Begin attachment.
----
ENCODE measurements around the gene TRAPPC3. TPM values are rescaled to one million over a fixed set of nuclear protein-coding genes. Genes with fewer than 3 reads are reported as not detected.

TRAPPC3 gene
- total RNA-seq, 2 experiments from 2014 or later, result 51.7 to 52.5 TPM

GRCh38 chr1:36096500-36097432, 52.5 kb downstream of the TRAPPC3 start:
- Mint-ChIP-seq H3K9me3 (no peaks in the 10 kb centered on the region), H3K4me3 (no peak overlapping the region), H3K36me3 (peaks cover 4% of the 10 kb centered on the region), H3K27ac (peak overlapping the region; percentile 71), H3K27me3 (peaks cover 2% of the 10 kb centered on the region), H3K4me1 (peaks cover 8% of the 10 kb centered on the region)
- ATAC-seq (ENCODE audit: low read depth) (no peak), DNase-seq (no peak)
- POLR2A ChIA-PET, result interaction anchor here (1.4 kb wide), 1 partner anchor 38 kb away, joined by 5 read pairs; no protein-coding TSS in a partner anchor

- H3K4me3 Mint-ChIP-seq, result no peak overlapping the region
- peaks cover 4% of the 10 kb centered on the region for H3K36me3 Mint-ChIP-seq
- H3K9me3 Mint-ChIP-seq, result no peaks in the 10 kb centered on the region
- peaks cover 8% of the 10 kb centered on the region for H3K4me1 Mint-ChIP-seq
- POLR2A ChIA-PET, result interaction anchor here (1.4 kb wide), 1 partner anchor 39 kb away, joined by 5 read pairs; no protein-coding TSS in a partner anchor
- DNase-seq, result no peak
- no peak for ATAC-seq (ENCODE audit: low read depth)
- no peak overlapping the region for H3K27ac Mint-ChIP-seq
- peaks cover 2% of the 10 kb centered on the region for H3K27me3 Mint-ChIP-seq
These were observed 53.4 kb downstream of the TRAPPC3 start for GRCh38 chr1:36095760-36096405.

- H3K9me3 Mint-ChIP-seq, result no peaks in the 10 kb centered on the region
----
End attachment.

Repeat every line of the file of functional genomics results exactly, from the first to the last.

ENCODE measurements around the gene TRAPPC3. TPM values are rescaled to one million over a fixed set of nuclear protein-coding genes. Genes with fewer than 3 reads are reported as not detected.

TRAPPC3 gene
- total RNA-seq, 2 experiments from 2014 or later, result 51.7 to 52.5 TPM

GRCh38 chr1:36096500-36097432, 52.5 kb downstream of the TRAPPC3 start:
- Mint-ChIP-seq H3K9me3 (no peaks in the 10 kb centered on the region), H3K4me3 (no peak overlapping the region), H3K36me3 (peaks cover 4% of the 10 kb centered on the region), H3K27ac (peak overlapping the region; percentile 71), H3K27me3 (peaks cover 2% of the 10 kb centered on the region), H3K4me1 (peaks cover 8% of the 10 kb centered on the region)
- ATAC-seq (ENCODE audit: low read depth) (no peak), DNase-seq (no peak)
- POLR2A ChIA-PET, result interaction anchor here (1.4 kb wide), 1 partner anchor 38 kb away, joined by 5 read pairs; no protein-coding TSS in a partner anchor

- H3K4me3 Mint-ChIP-seq, result no peak overlapping the region
- peaks cover 4% of the 10 kb centered on the region for H3K36me3 Mint-ChIP-seq
- H3K9me3 Mint-ChIP-seq, result no peaks in the 10 kb centered on the region
- peaks cover 8% of the 10 kb centered on the region for H3K4me1 Mint-ChIP-seq
- POLR2A ChIA-PET, result interaction anchor here (1.4 kb wide), 1 partner anchor 39 kb away, joined by 5 read pairs; no protein-coding TSS in a partner anchor
- DNase-seq, result no peak
- no peak for ATAC-seq (ENCODE audit: low read depth)
- no peak overlapping the region for H3K27ac Mint-ChIP-seq
- peaks cover 2% of the 10 kb centered on the region for H3K27me3 Mint-ChIP-seq
These were observed 53.4 kb downstream of the TRAPPC3 start for GRCh38 chr1:36095760-36096405.

- H3K9me3 Mint-ChIP-seq, result no peaks in the 10 kb centered on the region